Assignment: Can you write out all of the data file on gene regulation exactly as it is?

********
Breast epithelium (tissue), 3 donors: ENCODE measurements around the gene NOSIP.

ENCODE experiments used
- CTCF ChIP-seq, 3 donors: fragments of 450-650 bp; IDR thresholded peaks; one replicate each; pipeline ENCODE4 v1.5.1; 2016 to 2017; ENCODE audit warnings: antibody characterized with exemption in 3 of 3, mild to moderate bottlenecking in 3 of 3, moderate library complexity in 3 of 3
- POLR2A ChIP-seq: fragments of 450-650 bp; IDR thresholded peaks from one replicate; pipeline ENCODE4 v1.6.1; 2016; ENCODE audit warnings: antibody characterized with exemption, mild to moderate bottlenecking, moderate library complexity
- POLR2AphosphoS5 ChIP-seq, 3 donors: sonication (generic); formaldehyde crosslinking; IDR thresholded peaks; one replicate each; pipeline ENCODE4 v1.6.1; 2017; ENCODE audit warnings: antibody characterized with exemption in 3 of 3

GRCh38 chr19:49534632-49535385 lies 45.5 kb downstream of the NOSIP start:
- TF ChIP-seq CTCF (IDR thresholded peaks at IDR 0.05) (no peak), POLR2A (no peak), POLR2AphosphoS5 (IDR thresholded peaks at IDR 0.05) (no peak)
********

Breast epithelium (tissue), 3 donors: ENCODE measurements around the gene NOSIP.

ENCODE experiments used
- CTCF ChIP-seq, 3 donors: fragments of 450-650 bp; IDR thresholded peaks; one replicate each; pipeline ENCODE4 v1.5.1; 2016 to 2017; ENCODE audit warnings: antibody characterized with exemption in 3 of 3, mild to moderate bottlenecking in 3 of 3, moderate library complexity in 3 of 3
- POLR2A ChIP-seq: fragments of 450-650 bp; IDR thresholded peaks from one replicate; pipeline ENCODE4 v1.6.1; 2016; ENCODE audit warnings: antibody characterized with exemption, mild to moderate bottlenecking, moderate library complexity
- POLR2AphosphoS5 ChIP-seq, 3 donors: sonication (generic); formaldehyde crosslinking; IDR thresholded peaks; one replicate each; pipeline ENCODE4 v1.6.1; 2017; ENCODE audit warnings: antibody characterized with exemption in 3 of 3

GRCh38 chr19:49534632-49535385 lies 45.5 kb downstream of the NOSIP start:
- TF ChIP-seq CTCF (IDR thresholded peaks at IDR 0.05) (no peak), POLR2A (no peak), POLR2AphosphoS5 (IDR thresholded peaks at IDR 0.05) (no peak)